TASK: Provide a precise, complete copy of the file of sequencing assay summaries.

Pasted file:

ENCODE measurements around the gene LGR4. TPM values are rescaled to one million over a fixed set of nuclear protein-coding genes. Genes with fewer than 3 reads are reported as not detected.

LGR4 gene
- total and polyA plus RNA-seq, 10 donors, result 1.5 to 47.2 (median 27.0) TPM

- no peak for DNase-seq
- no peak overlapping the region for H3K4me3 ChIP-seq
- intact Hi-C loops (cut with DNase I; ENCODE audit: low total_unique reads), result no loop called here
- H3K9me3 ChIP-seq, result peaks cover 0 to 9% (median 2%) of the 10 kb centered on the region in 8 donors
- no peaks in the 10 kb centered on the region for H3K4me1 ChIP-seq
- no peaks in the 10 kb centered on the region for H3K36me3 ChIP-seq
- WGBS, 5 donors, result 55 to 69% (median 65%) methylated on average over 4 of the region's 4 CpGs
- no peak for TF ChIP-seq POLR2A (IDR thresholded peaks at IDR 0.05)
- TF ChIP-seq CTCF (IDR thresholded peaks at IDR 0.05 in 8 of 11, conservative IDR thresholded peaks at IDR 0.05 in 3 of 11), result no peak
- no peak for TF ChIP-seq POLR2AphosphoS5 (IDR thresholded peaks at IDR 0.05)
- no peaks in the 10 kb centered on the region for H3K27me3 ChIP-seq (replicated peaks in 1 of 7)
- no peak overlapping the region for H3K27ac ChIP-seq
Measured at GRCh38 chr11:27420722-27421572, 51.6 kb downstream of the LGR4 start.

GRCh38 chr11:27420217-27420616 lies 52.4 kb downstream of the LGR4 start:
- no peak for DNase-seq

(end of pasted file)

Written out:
ENCODE measurements around the gene LGR4. TPM values are rescaled to one million over a fixed set of nuclear protein-coding genes. Genes with fewer than 3 reads are reported as not detected.

LGR4 gene
- total and polyA plus RNA-seq, 10 donors, result 1.5 to 47.2 (median 27.0) TPM

- no peak for DNase-seq
- no peak overlapping the region for H3K4me3 ChIP-seq
- intact Hi-C loops (cut with DNase I; ENCODE audit: low total_unique reads), result no loop called here
- H3K9me3 ChIP-seq, result peaks cover 0 to 9% (median 2%) of the 10 kb centered on the region in 8 donors
- no peaks in the 10 kb centered on the region for H3K4me1 ChIP-seq
- no peaks in the 10 kb centered on the region for H3K36me3 ChIP-seq
- WGBS, 5 donors, result 55 to 69% (median 65%) methylated on average over 4 of the region's 4 CpGs
- no peak for TF ChIP-seq POLR2A (IDR thresholded peaks at IDR 0.05)
- TF ChIP-seq CTCF (IDR thresholded peaks at IDR 0.05 in 8 of 11, conservative IDR thresholded peaks at IDR 0.05 in 3 of 11), result no peak
- no peak for TF ChIP-seq POLR2AphosphoS5 (IDR thresholded peaks at IDR 0.05)
- no peaks in the 10 kb centered on the region for H3K27me3 ChIP-seq (replicated peaks in 1 of 7)
- no peak overlapping the region for H3K27ac ChIP-seq
Measured at GRCh38 chr11:27420722-27421572, 51.6 kb downstream of the LGR4 start.

GRCh38 chr11:27420217-27420616 lies 52.4 kb downstream of the LGR4 start:
- no peak for DNase-seq